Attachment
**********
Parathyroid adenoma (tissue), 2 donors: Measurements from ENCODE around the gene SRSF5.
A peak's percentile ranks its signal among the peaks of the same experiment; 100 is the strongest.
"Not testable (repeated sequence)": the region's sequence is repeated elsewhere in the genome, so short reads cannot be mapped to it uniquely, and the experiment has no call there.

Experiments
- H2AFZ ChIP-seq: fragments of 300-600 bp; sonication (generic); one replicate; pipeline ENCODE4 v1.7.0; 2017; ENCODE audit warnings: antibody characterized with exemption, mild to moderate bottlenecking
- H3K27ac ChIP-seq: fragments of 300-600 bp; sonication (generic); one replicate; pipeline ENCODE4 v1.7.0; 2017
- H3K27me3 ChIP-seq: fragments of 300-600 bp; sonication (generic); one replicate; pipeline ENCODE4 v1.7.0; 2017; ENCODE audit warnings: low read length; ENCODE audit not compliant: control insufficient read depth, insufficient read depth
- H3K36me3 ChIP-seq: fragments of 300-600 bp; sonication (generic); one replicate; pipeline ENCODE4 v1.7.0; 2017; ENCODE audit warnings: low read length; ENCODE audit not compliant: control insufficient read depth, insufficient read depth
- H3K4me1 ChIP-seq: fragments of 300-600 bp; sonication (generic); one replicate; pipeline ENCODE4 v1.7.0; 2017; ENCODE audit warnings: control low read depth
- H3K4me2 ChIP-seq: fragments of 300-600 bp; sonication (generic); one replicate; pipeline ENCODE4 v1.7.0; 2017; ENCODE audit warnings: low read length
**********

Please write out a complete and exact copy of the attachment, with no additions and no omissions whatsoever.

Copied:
Parathyroid adenoma (tissue), 2 donors: Measurements from ENCODE around the gene SRSF5.
A peak's percentile ranks its signal among the peaks of the same experiment; 100 is the strongest.
"Not testable (repeated sequence)": the region's sequence is repeated elsewhere in the genome, so short reads cannot be mapped to it uniquely, and the experiment has no call there.

Experiments
- H2AFZ ChIP-seq: fragments of 300-600 bp; sonication (generic); one replicate; pipeline ENCODE4 v1.7.0; 2017; ENCODE audit warnings: antibody characterized with exemption, mild to moderate bottlenecking
- H3K27ac ChIP-seq: fragments of 300-600 bp; sonication (generic); one replicate; pipeline ENCODE4 v1.7.0; 2017
- H3K27me3 ChIP-seq: fragments of 300-600 bp; sonication (generic); one replicate; pipeline ENCODE4 v1.7.0; 2017; ENCODE audit warnings: low read length; ENCODE audit not compliant: control insufficient read depth, insufficient read depth
- H3K36me3 ChIP-seq: fragments of 300-600 bp; sonication (generic); one replicate; pipeline ENCODE4 v1.7.0; 2017; ENCODE audit warnings: low read length; ENCODE audit not compliant: control insufficient read depth, insufficient read depth
- H3K4me1 ChIP-seq: fragments of 300-600 bp; sonication (generic); one replicate; pipeline ENCODE4 v1.7.0; 2017; ENCODE audit warnings: control low read depth
- H3K4me2 ChIP-seq: fragments of 300-600 bp; sonication (generic); one replicate; pipeline ENCODE4 v1.7.0; 2017; ENCODE audit warnings: low read length